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In a style guide for writers by Apple there are a lot of sentences like

  • alternate Don't use when you mean alternative.
  • America, American Refers to both North and South America. Don't use when you mean United States.

These sentences don't look correct to me; I think they should be changed to

  • alternate Don't use it when you mean alternative.
  • America, American Refers to both North and South America. Don't use them when you mean United States.

On the other hand, since the style guide is written like a dictionary, it is probably OK to have sentences with special (ungrammatical) omissions.

I am wondering whether it is OK to have such omissions in technical manuals that are not written like dictionaries; in other words, in technical manuals that are written as prose.

2 Answers 2

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Technical writing often adopts special rules that differ from normal English to better suit special needs, which works as long as it’s consistent within the document and with other documents of the same style/type. The idea is that the time it takes a new reader to learn how to use the document will be outweighed by the time they save in all future experiences.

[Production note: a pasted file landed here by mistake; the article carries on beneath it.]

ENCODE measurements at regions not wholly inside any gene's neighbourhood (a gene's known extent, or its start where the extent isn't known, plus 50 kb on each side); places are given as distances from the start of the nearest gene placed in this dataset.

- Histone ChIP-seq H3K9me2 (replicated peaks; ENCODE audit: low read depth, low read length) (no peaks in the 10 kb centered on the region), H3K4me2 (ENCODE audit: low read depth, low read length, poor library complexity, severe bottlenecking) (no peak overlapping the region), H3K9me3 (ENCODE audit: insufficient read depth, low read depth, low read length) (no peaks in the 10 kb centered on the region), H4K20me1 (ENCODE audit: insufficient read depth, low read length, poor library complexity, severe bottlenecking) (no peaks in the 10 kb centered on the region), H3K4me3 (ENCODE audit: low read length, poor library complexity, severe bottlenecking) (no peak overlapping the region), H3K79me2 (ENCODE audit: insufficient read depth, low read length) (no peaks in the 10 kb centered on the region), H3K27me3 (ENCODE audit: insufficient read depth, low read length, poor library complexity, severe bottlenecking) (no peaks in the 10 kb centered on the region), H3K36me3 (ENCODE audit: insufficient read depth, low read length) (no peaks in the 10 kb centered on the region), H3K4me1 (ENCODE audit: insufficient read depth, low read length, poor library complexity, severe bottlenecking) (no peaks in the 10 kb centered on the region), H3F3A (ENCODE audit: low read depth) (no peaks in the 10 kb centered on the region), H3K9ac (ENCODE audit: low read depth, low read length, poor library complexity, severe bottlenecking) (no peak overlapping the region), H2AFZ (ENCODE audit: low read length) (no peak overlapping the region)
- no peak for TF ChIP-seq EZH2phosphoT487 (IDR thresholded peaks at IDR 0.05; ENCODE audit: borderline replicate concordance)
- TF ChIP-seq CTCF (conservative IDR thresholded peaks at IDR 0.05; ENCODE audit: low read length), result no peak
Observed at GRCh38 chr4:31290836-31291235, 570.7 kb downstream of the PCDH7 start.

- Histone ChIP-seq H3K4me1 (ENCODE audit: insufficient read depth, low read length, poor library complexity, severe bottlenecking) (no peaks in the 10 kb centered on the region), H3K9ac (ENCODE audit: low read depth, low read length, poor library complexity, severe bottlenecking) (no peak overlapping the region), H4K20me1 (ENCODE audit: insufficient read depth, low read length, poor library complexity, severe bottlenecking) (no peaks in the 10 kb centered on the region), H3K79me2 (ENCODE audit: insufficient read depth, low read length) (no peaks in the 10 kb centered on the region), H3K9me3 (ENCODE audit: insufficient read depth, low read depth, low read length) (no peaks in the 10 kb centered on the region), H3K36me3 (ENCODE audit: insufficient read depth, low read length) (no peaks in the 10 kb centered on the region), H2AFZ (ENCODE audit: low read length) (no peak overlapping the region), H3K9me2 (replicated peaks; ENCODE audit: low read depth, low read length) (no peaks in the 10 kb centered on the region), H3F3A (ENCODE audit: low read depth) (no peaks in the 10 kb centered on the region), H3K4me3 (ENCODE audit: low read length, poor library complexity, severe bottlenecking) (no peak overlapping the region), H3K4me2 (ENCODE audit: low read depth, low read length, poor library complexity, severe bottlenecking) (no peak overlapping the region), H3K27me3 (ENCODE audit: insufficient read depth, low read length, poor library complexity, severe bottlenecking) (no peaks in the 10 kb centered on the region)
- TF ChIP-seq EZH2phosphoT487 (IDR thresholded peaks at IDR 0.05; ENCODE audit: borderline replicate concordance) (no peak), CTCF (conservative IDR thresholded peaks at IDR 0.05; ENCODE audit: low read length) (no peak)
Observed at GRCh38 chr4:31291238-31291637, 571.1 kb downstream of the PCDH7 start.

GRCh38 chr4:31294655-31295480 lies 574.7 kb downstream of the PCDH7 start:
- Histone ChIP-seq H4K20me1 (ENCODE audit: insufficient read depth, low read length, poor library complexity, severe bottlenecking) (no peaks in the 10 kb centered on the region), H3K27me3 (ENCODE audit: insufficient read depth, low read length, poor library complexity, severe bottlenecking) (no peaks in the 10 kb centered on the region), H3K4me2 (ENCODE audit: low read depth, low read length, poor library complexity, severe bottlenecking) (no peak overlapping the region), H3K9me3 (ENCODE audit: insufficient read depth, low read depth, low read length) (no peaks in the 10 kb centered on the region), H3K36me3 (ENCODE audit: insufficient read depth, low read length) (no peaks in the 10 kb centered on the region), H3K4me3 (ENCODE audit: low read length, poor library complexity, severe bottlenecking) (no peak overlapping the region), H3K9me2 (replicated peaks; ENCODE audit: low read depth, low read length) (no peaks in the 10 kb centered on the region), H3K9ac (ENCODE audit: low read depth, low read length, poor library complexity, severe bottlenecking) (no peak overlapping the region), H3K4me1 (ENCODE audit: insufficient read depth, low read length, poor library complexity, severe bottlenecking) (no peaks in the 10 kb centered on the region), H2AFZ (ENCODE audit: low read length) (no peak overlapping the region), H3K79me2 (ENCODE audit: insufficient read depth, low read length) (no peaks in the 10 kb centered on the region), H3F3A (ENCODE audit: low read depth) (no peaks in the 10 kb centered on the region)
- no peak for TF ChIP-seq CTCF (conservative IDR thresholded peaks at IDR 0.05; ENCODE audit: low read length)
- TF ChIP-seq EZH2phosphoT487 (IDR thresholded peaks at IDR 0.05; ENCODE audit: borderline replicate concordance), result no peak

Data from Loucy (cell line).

In this particular example, the object of the sentence is implied by context and/or formatting. You will frequently see this in lists or tables, with dictionaries being a prominent example.

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These are instructions. Instructions, orders etc are often abbreviated this way.

Think of the warning on the side of a bottle - "Do Not Drink". It doesn't need to say "do not drink this", because it's obvious that this is the contents of the bottle it is written on.

Likewise, in your example, there is no need for the pronoun because it is written next to an emboldened word which is part of a list of words.

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